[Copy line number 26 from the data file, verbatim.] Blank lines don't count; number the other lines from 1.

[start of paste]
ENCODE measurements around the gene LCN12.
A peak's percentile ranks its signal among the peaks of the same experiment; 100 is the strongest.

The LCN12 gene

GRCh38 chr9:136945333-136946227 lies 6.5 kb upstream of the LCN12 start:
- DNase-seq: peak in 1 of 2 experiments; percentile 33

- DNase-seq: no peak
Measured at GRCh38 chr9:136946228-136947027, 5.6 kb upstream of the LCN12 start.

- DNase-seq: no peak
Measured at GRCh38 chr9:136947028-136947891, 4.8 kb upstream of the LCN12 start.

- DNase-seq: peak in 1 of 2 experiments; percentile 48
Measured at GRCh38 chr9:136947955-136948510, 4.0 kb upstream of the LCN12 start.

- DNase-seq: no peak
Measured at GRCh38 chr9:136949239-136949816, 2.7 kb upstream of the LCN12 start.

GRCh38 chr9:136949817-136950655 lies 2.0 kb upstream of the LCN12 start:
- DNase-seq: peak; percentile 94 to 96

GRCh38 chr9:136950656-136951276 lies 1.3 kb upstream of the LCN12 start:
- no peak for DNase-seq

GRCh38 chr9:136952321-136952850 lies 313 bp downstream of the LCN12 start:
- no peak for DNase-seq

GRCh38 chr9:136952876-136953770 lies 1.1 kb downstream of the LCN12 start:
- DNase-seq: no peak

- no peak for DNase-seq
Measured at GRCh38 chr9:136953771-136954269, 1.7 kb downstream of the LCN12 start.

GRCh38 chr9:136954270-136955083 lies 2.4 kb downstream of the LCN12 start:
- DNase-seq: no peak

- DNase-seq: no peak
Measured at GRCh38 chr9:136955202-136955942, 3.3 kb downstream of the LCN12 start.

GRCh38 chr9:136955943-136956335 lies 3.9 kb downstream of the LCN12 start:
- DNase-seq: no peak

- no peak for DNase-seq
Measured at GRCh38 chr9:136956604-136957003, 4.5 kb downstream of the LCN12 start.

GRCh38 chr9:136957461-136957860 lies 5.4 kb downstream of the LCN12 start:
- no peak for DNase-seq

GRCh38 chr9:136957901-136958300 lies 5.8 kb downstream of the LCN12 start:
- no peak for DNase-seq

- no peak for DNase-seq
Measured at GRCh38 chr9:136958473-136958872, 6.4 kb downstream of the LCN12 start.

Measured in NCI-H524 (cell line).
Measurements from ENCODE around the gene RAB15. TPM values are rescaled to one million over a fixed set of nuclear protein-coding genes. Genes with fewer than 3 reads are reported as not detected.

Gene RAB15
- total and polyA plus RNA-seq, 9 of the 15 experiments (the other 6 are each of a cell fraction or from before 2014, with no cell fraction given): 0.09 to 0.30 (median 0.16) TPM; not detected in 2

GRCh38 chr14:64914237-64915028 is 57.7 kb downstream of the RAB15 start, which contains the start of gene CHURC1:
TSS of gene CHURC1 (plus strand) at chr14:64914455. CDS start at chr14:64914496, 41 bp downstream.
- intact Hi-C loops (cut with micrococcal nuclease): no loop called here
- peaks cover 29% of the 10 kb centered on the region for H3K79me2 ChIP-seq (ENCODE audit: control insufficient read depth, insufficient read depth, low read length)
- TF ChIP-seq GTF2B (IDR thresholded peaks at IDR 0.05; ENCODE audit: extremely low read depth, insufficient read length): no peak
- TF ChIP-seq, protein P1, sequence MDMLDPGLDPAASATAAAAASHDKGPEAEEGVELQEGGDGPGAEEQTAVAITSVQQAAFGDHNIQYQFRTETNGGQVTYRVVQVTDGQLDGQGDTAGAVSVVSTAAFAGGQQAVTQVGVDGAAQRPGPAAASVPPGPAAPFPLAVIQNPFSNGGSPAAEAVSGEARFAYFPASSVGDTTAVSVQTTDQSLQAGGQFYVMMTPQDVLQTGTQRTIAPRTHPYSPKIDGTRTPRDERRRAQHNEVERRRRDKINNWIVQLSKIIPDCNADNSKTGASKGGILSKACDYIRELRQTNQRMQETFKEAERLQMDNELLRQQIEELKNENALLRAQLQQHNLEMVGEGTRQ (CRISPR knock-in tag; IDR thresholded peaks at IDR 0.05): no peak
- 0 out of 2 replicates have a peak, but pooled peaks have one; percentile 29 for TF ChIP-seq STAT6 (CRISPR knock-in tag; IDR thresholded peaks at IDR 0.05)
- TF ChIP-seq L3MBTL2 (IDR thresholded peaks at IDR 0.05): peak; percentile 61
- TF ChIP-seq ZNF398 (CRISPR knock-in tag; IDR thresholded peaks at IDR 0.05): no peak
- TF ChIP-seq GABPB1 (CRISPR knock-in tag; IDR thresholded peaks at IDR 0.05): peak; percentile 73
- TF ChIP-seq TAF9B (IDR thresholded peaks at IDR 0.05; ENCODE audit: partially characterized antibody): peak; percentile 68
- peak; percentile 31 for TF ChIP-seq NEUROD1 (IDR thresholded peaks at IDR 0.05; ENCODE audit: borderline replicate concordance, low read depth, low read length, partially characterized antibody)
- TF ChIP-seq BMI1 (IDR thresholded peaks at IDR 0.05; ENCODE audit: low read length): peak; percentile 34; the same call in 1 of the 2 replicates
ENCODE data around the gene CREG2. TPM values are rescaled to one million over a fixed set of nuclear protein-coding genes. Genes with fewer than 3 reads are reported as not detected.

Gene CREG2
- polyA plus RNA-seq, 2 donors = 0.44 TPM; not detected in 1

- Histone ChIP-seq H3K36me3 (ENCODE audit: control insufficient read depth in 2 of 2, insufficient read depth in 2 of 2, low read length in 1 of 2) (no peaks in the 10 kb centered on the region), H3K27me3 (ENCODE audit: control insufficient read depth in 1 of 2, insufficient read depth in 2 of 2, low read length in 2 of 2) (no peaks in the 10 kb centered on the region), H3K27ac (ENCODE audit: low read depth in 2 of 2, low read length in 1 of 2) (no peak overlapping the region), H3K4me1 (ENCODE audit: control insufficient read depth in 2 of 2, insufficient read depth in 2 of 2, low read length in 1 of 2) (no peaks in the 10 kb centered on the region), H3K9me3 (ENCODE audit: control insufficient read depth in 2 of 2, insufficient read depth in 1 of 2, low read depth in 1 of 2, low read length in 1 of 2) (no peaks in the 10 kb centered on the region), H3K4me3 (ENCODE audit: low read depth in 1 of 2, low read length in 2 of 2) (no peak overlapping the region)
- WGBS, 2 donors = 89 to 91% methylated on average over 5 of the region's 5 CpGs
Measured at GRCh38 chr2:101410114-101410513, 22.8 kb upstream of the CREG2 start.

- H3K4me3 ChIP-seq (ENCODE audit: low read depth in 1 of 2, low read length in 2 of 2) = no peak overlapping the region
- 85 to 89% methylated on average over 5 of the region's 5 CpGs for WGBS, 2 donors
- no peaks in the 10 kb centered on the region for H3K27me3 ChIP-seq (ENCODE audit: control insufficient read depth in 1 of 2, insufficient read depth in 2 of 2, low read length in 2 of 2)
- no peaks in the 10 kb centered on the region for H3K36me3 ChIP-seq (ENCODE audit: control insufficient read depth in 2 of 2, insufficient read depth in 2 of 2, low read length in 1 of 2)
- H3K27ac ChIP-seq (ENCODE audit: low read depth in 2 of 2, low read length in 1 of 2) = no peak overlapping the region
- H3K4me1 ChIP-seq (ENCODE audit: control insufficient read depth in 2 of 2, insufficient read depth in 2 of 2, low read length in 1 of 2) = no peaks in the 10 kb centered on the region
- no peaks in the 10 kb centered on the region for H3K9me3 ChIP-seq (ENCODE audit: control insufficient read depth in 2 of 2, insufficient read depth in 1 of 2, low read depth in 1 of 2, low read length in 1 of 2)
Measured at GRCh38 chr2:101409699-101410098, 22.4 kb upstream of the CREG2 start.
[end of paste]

- DNase-seq: no peak